It wouldn’t have been as snappy, but this could just as easily have been titled Mr Inexplicably Never a Grand Prix Driver. When you reflect upon Tom Kristensen’s junior career and the rivals he beat, some of whom went on to win at motor racing’s top table, it seems bizarre that the Dane never so much as sat on a Formula 1 grid.
But in the manner of such as Gil de Ferran, Dario Franchitti and Kenny Bräck, he converted his natural spark into a hugely successful career in a parallel universe, winning the Le Mans 24 Hours at his first attempt and going on to become the most successful driver in the event’s history. He won the World Endurance Championship (2013), the American Le Mans Series (2001) and took F3 titles in both Germany (where he succeeded Michael Schumacher) and Japan, but he will always be most famous as the man who broke Jacky Ickx’s record of six Le Mans wins and eventually set the bar at nine.
Given that he was born at a Shell filling station run by his father Calle, a successful amateur racer, his future career path wasn’t altogether a surprise.
The 53-year-old still competes for fun, but retired from the racing mainstream at the end of 2014. Written with award-winning Danish sports journalist Dan Philipsen, his life story is delivered in both the first and third person, Tom piping up with his own reflections to add substance to his co-author’s context. There are also selected essays by writers who have worked closely with him over the years, including endurance racing guru Gary Watkins – who some will recognise as a regular Motor Sport contributor. As Philipsen notes, “Tom wasn’t allowed to alter even a comma. It is their perspective.”
He’d never raced at Spa and was studying Eau Rouge through the window, to get an idea of its contours
They add further balance to an account that doesn’t set out to settle any scores – Kristensen is one of the most grounded people you are likely to meet in motor sport, and not the type to make enemies – but leaves you in little doubt when he considers an injustice to have been done.
The list of F1 offers that came his way is almost as remarkable as the fact none of them came to fruition. In 1994 Eddie Jordan proposed that he should replace the suspended Eddie Irvine in the Pacific Grand Prix at Aida… but he was gazumped by Aguri Suzuki. Later that season he was lined up to race for Simtek at Suzuka… until the hopeless and hapless Taki Inoue arrived with a suitcase full of yen. He agreed to race for the new Mastercard Lola team in 1997, but the contract also required Lola boss Eric Broadley’s signature, which wasn’t forthcoming (a lucky escape, as it transpired, as the project collapsed before the second race). There was a cheap deal on the table from Minardi for 1998, but he felt it more prudent to be paid well to drive touring cars for Honda and sports cars for BMW. Even so, he was offered a Tyrrell seat in France that year, though he thinks that was probably political, an effort to persuade incumbent driver Ricardo Rosset’s backers to part with more cash to keep him in the seat. There were later opportunities, too, to work with Williams and Jaguar. Given all of which, things didn’t turn out too badly…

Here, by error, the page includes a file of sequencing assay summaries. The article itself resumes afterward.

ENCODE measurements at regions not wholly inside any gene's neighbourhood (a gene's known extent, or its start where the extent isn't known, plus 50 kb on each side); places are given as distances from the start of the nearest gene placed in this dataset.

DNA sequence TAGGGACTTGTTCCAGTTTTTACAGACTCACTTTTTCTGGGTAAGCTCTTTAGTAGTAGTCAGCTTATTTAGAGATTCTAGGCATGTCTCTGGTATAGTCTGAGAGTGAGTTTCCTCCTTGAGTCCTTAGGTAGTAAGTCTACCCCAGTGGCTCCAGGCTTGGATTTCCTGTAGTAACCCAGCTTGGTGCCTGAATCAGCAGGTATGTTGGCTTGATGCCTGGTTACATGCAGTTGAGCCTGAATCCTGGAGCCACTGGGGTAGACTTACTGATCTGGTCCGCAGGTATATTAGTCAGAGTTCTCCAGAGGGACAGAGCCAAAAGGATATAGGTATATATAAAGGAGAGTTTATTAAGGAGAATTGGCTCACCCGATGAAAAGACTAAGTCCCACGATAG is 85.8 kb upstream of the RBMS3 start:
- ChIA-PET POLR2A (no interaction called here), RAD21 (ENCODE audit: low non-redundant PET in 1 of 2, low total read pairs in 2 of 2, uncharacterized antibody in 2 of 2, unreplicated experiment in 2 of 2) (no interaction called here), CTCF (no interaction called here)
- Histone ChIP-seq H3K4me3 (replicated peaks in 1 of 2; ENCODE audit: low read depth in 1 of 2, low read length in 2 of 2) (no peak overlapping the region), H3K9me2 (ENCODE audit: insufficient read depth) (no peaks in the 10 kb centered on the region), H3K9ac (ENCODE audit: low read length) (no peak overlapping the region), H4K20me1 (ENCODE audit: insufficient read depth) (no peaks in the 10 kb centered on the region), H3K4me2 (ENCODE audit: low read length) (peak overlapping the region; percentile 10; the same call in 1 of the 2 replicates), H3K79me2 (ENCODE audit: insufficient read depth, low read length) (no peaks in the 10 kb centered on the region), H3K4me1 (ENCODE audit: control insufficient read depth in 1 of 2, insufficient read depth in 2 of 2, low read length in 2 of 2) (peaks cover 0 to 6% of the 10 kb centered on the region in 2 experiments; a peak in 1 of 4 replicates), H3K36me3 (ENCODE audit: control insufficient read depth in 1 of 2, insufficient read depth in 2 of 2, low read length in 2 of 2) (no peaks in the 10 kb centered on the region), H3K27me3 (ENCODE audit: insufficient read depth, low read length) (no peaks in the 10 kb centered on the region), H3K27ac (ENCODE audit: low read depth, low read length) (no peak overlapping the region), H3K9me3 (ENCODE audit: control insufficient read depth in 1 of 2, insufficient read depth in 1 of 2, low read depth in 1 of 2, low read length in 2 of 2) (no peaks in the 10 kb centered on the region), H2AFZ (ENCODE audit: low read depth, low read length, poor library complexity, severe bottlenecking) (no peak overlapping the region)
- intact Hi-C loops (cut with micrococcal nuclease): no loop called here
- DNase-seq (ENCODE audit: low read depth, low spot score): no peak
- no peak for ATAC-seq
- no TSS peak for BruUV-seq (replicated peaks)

On a personal level, the book serves as a reminder that I have known the subject for 25 years – which barely seems possible. Our first contact came after Kristensen’s name appeared on the entry list for the 1996 FIA F3000 Championship, as a driver for Shannon Racing (which appeared from nowhere, entered cars in a great many series and then promptly collapsed). I tracked down his number, rang to ask him about the deal and was met with bewilderment because it was news to him. (Note that this was better than the occasional alternative, when you’d phone a driver to ask what they’d be doing after losing their seat with Team X… and discover that Team X hadn’t yet actually told them as much.) A few hours later he called back, having established that he had indeed been nominated. It was a sign of his calibre that he qualified on pole for his second race – at Pau, a street circuit he’d never seen before – but the team fell apart soon afterwards.
Later in the campaign, after he’d been thrown a lifeline by Edenbridge Racing, I bumped into him in the media room at Spa and asked whether he was planning a change of career. It transpired that he’d never raced there and was just studying Eau Rouge through the window, to get an idea of its contours. At the time, I had a copy of Geoff Crammond’s MicroProse Grand Prix on my laptop. Tom sat down, did a couple of virtual laps in Ukyo Katayama’s Tyrrell and said, “Thanks, now I know which way the track goes.” That afternoon, he again took pole.
Ultimately, his career was deflected by a phone call that interrupted a tennis match in the summer of 1997. On the other end of the line was Ralf Jüttner from Joest Racing, asking about Kristensen’s availability to race for them at Le Mans 10 days hence.
Before practice began, he did an exploratory lap of the circuit in a hired Renault Clio… and managed to get stuck in a gravel trap. Things would go rather better in the race – and continued to do so thereafter.
This is a sizeable tome, at 430 pages, but then his is a tale worth telling.
Mr Le Mans
Tom Kristensen with Dan Philipsen
Evro Publishing, £40